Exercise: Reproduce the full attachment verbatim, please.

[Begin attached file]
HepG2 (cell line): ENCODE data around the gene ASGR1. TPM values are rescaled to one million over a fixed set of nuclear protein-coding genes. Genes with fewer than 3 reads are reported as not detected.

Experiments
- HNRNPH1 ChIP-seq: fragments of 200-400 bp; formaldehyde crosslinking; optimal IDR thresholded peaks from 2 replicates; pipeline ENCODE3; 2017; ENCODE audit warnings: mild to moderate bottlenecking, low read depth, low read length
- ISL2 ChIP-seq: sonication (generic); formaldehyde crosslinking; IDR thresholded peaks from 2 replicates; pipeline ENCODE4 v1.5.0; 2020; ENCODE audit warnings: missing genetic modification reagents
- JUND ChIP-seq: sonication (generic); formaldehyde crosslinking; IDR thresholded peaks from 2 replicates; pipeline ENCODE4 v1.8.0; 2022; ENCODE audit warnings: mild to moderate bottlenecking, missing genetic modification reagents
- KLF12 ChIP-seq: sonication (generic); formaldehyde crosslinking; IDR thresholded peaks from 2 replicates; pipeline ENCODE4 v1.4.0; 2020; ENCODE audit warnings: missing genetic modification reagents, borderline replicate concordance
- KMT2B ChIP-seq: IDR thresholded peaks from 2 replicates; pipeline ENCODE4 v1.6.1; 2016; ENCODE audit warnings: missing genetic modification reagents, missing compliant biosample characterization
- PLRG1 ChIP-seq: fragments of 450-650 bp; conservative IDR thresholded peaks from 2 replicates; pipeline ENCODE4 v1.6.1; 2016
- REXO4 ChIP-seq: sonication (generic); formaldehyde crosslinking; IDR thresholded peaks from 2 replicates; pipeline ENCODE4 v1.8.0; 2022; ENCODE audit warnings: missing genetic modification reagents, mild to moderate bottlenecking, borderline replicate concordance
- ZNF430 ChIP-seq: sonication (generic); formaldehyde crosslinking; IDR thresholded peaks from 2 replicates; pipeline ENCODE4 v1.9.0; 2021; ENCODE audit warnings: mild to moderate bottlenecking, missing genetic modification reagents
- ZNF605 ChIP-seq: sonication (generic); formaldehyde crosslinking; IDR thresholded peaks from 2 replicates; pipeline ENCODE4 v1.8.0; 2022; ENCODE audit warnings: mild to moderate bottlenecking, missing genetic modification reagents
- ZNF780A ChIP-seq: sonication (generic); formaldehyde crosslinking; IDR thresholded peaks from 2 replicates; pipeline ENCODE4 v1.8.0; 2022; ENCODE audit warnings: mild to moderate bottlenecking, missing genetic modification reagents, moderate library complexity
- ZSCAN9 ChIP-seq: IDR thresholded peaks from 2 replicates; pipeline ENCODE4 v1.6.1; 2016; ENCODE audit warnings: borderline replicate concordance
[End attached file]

HepG2 (cell line): ENCODE data around the gene ASGR1. TPM values are rescaled to one million over a fixed set of nuclear protein-coding genes. Genes with fewer than 3 reads are reported as not detected.

Experiments
- HNRNPH1 ChIP-seq: fragments of 200-400 bp; formaldehyde crosslinking; optimal IDR thresholded peaks from 2 replicates; pipeline ENCODE3; 2017; ENCODE audit warnings: mild to moderate bottlenecking, low read depth, low read length
- ISL2 ChIP-seq: sonication (generic); formaldehyde crosslinking; IDR thresholded peaks from 2 replicates; pipeline ENCODE4 v1.5.0; 2020; ENCODE audit warnings: missing genetic modification reagents
- JUND ChIP-seq: sonication (generic); formaldehyde crosslinking; IDR thresholded peaks from 2 replicates; pipeline ENCODE4 v1.8.0; 2022; ENCODE audit warnings: mild to moderate bottlenecking, missing genetic modification reagents
- KLF12 ChIP-seq: sonication (generic); formaldehyde crosslinking; IDR thresholded peaks from 2 replicates; pipeline ENCODE4 v1.4.0; 2020; ENCODE audit warnings: missing genetic modification reagents, borderline replicate concordance
- KMT2B ChIP-seq: IDR thresholded peaks from 2 replicates; pipeline ENCODE4 v1.6.1; 2016; ENCODE audit warnings: missing genetic modification reagents, missing compliant biosample characterization
- PLRG1 ChIP-seq: fragments of 450-650 bp; conservative IDR thresholded peaks from 2 replicates; pipeline ENCODE4 v1.6.1; 2016
- REXO4 ChIP-seq: sonication (generic); formaldehyde crosslinking; IDR thresholded peaks from 2 replicates; pipeline ENCODE4 v1.8.0; 2022; ENCODE audit warnings: missing genetic modification reagents, mild to moderate bottlenecking, borderline replicate concordance
- ZNF430 ChIP-seq: sonication (generic); formaldehyde crosslinking; IDR thresholded peaks from 2 replicates; pipeline ENCODE4 v1.9.0; 2021; ENCODE audit warnings: mild to moderate bottlenecking, missing genetic modification reagents
- ZNF605 ChIP-seq: sonication (generic); formaldehyde crosslinking; IDR thresholded peaks from 2 replicates; pipeline ENCODE4 v1.8.0; 2022; ENCODE audit warnings: mild to moderate bottlenecking, missing genetic modification reagents
- ZNF780A ChIP-seq: sonication (generic); formaldehyde crosslinking; IDR thresholded peaks from 2 replicates; pipeline ENCODE4 v1.8.0; 2022; ENCODE audit warnings: mild to moderate bottlenecking, missing genetic modification reagents, moderate library complexity
- ZSCAN9 ChIP-seq: IDR thresholded peaks from 2 replicates; pipeline ENCODE4 v1.6.1; 2016; ENCODE audit warnings: borderline replicate concordance